Background[ edit ] Addison was born in MillstoneWiltshirebut soon after his birth his father, Lancelot Addison, was appointed Dean of Lichfield and the Addison family moved into the cathedral close. Inhe addressed a poem to John Drydenand his first major work, a book of the lives of English poets, was published in His translation of Virgil 's Georgics was published in the same year.
This achievement flourished in part because of the specific transitions England underwent in the period. The institutions upon which the society rested were challenged, which led to unprecedented opportunity for experiment in politics as in poetry.
To say, however, that these conditions persisted beyond their logical terminus is, in a way, to impose an arbitrary historical scheme retroactively, to engage in the convenient fictions of "periodizing. Consequently, I propose to engage the specific intersections of four thematic categories with three theoretical concerns.
While overlapping between topics will inexorably obscure the integrity of each topic, this process should enable a greater comprehension of both the discrete category and the larger concern.
The first theoretical concern, broadly conceived, is represented by the dyad structure and epistemology. The second theoretical concern meets the first on many levels. Politics and genre the two terms that best represent this next concern are historically entwined in every period, but especially so in a period in which the education of the young depends so heavily upon the study of rhetoric.
From epigram to epic, the poetry of seventeenth century England is majestically topical, although staunchly resistant to exclusively topical interpretation. But poems, it must be said, do not undertake anything poets do.
Indeed, the poets who communicate by means of genres have intentions, and these intentions are historical events, just as the occasions for which they are written are historical events.
Hence, my third theoretical concern is with authorship and gender. This dyad marks the point where history becomes theory and theory history. More specifically, the period saw a great increase in the number of poets writing, poets from a wider range of classes and inclusive of both genders.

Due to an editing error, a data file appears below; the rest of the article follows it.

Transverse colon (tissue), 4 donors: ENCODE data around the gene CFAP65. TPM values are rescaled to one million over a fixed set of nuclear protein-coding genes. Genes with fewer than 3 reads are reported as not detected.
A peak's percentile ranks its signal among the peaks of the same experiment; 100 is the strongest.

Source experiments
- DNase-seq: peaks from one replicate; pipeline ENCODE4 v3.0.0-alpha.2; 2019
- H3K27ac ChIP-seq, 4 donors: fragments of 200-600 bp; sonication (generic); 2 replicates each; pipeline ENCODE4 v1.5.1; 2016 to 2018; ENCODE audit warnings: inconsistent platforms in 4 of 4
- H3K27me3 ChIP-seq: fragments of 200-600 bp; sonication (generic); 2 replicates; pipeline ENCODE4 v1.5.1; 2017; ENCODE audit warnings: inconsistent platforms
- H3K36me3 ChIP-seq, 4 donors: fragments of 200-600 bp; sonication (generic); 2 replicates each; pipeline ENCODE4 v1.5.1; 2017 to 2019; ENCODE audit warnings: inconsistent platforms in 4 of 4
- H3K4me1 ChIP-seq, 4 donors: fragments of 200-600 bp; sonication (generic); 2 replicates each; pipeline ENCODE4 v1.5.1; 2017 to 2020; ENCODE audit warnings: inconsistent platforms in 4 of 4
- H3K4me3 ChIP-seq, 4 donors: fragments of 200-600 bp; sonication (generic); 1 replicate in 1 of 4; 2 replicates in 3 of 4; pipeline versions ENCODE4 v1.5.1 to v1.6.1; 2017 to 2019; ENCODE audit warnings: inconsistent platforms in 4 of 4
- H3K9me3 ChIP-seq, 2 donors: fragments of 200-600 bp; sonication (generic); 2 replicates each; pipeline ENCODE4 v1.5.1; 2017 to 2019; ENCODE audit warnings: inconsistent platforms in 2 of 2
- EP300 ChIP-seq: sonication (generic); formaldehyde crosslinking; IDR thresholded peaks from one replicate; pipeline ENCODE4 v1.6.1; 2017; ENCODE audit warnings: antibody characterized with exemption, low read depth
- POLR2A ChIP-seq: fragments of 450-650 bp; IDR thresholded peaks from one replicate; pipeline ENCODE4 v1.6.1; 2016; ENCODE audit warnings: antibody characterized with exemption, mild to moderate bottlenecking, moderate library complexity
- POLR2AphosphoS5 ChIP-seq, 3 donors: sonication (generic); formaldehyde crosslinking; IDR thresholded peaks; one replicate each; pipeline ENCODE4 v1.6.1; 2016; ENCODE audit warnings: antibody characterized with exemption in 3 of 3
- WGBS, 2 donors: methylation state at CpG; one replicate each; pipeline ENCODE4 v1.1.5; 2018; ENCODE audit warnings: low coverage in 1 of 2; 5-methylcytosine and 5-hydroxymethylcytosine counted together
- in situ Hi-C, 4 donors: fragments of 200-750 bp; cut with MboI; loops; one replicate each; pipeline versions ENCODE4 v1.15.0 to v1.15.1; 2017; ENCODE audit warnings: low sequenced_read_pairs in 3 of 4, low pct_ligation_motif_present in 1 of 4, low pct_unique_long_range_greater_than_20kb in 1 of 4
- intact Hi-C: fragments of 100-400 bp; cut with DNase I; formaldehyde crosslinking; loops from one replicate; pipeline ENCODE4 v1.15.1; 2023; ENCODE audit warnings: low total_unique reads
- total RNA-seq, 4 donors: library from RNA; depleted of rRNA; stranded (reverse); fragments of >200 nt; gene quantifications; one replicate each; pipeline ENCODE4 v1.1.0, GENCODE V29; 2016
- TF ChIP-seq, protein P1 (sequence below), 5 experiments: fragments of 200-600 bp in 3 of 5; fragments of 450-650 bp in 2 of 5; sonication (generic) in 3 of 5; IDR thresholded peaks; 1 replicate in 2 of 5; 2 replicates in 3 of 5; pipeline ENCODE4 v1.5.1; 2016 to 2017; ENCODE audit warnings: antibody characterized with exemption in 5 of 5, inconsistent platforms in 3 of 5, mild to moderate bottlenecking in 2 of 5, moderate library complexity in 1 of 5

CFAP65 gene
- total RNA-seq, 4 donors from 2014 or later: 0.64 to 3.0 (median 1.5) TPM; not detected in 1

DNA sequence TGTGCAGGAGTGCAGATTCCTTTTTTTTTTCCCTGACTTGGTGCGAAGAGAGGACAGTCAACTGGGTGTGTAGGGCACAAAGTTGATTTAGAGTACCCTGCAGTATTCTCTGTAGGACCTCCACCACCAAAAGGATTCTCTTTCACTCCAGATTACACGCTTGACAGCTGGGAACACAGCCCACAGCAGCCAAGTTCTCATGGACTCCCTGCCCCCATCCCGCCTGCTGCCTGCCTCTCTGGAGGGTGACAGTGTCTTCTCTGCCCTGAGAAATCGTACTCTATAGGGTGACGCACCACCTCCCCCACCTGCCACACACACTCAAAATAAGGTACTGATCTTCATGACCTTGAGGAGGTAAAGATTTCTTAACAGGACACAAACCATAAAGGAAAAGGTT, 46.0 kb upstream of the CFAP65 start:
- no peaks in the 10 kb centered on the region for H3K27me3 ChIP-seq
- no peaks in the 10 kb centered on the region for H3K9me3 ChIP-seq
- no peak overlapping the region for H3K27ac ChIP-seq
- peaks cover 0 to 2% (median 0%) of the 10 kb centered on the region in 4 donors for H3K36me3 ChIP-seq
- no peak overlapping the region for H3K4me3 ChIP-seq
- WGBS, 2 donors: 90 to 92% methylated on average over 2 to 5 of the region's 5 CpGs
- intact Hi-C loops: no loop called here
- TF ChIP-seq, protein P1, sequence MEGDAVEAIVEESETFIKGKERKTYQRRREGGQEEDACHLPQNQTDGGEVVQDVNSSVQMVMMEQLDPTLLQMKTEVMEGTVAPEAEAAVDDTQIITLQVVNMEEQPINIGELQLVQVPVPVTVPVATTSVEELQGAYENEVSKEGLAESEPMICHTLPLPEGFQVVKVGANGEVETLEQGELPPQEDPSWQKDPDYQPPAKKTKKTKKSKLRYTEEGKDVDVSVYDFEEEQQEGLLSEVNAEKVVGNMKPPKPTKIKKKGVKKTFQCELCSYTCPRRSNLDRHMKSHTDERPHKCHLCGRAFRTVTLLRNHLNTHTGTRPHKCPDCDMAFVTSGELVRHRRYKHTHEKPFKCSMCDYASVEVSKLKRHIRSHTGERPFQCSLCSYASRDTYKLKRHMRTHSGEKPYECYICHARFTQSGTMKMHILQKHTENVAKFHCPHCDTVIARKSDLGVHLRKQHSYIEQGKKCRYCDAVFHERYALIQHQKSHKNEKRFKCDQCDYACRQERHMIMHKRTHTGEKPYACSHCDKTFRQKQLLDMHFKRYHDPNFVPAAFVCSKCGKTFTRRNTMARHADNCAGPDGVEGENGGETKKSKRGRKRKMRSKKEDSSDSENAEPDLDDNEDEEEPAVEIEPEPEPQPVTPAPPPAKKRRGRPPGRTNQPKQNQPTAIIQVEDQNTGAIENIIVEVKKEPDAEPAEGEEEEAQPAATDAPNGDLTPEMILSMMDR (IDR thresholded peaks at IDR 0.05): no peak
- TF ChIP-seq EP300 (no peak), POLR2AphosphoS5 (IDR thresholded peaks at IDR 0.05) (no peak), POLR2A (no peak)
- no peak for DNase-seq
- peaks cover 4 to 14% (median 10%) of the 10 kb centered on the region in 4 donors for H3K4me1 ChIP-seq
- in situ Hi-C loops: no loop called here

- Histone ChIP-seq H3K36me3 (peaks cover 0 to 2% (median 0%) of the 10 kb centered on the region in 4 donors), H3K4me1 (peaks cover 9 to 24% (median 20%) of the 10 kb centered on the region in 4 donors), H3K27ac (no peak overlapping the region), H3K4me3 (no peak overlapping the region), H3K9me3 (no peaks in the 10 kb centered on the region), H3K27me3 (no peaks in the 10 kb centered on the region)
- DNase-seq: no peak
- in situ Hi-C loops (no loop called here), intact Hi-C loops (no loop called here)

In short, the emergence of the status of the "professional" author in the period an eventuality occasioned by the increased commercial potential of printed poetry collections, and in some instances occasioned in distinct opposition to the vicissitudes of print culture opened the way for a richer, more various poetry.
In many ways, this process was the most distinguishing feature of the age, producing the conditions in which its greatest poets flourished. These theoretical concerns, broadly delineated, will be applied to the poets on my list, who are organized under the rubric of four thematic categories.
These categories of necessity will be even broader in conception, more inclusive, which itself strikes me as a move toward better understanding the period in its own terms. This is not, however, to conform to the older conceptions of "Cavalier" and "Metaphysical," to the schools of Donne and Jonson.
For such a conception of the period is not only misleading, but radically inaccurate when one considers the extent to which these poets share integral forms, features, concerns, and even addressees.
In place of the familiar binarisms, I propose to categorize the poets who should fall into more than one of these categories as 1 classical, political, secular, occasional; 2 sacred; 3 love; 4 epistemic i.
Of course, these thematic categories will be challenged by the works themselves, particularly by the greater works, which inexorably challenge us in our attempts to quantify or qualify their theoretical concerns or thematic strains.Main Index page of writers, novelists, poets, playwrights and essayist in the 18th, 19th and 20th Century.
Pages in category "17th-century English writers" The following pages are in this category, out of approximately total. This list may not reflect recent changes ().(previous page) ().
17th-century English poets (1 C, P) Pages in category "17th-century English writers" The following pages are in this category, out of approximately total.
English literature - The 18th century: The expiry of the Licensing Act in halted state censorship of the press. During the next 20 years there were to be 10 general elections.
These two factors combined to produce an enormous growth in the publication of political literature. The 17th century saw a king's head roll and an English Caesar sit the throne, in the midst of all of this a new class was rising.
England in the 17th century was rife with change, there was much work to be done before the industrial revolution could fully grip the nation. English essayist 17th 18th century Essay on subhash chandra bose in english of words story academic integrity and plagiarism essay censorship in art essay paper diffrent prespectives on war essay graduation day narrative essay, retardierendes moment expository essays where to write the dissertation violence and crime among youth essay.